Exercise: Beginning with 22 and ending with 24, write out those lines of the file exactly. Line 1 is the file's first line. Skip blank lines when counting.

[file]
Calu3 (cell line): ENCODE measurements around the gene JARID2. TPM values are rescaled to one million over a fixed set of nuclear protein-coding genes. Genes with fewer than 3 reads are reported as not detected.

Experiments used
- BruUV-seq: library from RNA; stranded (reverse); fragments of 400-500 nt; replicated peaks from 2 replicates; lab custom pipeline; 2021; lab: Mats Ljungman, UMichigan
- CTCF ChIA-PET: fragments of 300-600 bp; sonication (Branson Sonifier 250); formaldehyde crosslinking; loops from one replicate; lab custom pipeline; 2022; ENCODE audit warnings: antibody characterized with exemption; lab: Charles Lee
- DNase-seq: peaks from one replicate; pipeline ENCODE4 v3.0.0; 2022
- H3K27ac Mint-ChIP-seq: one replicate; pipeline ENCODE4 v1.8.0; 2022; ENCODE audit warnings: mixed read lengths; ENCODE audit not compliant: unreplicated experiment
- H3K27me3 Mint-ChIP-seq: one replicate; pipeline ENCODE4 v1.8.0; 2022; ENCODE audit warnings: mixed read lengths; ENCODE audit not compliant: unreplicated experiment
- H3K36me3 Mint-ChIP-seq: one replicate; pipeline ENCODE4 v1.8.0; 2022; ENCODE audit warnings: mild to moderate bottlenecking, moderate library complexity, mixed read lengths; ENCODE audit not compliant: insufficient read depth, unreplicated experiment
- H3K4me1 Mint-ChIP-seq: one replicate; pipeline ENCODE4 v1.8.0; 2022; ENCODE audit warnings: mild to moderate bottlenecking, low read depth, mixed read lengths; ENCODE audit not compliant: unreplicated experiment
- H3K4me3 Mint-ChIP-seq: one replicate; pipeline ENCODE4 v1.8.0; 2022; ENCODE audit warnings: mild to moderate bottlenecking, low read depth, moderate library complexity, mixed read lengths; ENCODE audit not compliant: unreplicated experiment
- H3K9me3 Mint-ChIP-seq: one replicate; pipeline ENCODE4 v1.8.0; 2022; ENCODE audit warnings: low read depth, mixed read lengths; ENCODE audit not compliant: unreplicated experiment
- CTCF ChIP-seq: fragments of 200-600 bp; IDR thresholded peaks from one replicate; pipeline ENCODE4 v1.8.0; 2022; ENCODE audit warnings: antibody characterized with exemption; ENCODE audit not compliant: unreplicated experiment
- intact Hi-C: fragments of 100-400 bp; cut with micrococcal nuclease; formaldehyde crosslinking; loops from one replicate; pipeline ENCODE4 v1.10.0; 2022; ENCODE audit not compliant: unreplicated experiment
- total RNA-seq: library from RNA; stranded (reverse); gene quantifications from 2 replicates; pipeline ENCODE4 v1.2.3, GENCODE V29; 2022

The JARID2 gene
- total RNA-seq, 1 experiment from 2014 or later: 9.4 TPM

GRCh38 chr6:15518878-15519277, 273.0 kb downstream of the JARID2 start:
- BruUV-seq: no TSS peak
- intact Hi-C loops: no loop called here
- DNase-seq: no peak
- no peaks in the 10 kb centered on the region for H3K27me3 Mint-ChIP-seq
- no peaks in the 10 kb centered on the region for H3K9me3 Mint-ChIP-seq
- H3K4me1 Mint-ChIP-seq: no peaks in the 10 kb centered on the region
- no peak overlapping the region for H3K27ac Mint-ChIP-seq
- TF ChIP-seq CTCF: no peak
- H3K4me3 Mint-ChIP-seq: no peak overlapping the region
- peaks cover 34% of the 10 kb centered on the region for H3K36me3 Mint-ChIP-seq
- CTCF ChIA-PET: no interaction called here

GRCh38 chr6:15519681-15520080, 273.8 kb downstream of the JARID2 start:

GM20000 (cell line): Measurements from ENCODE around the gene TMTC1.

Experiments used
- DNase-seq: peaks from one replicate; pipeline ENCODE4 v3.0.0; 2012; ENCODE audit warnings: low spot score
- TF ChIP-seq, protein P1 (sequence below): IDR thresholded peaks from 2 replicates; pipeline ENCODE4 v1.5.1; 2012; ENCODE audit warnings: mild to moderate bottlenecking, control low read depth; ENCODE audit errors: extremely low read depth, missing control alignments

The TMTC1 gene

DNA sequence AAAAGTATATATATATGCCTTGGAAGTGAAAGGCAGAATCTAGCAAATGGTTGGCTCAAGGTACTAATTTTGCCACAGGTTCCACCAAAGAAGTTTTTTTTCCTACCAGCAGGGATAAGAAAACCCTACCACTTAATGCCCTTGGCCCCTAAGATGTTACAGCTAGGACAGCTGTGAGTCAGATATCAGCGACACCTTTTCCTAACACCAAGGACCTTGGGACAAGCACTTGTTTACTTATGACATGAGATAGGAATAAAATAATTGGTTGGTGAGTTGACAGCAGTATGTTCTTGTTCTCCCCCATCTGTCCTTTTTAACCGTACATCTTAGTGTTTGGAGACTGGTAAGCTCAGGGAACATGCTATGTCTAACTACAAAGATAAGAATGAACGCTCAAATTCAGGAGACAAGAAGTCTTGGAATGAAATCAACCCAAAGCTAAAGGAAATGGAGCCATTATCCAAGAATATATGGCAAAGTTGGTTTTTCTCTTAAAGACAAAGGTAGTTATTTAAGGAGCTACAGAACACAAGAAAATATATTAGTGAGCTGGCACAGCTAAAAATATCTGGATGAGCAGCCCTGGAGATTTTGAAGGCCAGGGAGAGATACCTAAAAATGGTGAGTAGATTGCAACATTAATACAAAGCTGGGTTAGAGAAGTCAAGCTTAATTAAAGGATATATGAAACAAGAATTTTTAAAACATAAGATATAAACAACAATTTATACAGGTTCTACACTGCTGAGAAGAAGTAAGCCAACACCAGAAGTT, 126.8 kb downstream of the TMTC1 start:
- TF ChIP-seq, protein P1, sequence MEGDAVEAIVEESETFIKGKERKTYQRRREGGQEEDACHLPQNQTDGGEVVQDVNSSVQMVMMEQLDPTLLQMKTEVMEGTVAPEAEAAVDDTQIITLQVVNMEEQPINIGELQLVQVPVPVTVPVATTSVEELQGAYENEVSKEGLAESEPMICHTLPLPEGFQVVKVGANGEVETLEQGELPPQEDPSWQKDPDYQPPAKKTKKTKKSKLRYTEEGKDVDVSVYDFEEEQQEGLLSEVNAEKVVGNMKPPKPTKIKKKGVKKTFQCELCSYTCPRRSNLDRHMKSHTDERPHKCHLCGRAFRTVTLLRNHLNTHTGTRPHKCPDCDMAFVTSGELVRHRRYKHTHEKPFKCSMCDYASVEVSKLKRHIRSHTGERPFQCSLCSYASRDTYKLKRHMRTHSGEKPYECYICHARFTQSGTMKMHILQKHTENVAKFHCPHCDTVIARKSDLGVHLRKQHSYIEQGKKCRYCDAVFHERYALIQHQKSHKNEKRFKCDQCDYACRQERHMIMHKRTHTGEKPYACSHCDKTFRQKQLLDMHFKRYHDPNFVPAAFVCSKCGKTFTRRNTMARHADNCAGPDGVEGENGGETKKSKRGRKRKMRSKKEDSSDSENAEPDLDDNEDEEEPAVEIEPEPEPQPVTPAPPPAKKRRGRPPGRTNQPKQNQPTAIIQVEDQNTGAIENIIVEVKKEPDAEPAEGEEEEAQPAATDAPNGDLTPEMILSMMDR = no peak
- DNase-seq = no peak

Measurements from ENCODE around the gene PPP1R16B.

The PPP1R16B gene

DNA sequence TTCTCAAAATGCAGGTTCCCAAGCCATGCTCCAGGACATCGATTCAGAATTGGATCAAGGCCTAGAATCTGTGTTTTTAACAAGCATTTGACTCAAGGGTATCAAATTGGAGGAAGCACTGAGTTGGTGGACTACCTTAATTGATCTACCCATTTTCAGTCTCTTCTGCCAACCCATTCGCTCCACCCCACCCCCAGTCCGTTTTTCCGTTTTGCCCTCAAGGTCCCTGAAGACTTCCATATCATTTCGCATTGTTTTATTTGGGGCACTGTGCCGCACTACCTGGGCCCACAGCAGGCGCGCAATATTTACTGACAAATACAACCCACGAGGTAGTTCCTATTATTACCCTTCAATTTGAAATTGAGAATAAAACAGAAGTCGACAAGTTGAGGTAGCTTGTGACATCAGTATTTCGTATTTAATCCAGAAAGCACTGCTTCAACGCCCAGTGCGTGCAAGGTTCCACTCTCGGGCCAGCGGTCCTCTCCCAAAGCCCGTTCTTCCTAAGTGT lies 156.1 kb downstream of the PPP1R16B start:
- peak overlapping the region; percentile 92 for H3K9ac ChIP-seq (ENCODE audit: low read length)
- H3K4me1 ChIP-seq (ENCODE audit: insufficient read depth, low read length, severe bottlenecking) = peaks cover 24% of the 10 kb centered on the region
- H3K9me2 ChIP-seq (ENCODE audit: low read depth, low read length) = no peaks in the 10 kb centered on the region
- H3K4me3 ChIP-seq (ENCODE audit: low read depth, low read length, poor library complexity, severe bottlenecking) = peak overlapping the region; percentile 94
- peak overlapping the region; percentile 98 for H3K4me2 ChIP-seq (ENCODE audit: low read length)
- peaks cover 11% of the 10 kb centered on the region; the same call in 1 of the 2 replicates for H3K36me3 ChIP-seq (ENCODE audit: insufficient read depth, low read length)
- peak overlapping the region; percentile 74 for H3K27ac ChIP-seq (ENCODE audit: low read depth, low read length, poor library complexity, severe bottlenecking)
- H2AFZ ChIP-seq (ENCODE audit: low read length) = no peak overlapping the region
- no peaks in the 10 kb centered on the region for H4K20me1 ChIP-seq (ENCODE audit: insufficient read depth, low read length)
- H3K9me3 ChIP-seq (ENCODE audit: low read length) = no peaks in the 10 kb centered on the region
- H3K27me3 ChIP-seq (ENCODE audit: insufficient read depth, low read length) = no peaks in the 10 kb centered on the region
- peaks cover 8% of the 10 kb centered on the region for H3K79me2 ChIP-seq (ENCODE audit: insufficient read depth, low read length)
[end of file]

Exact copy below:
- no peaks in the 10 kb centered on the region for H3K9me3 Mint-ChIP-seq
- H3K4me1 Mint-ChIP-seq: no peaks in the 10 kb centered on the region
- no peak overlapping the region for H3K27ac Mint-ChIP-seq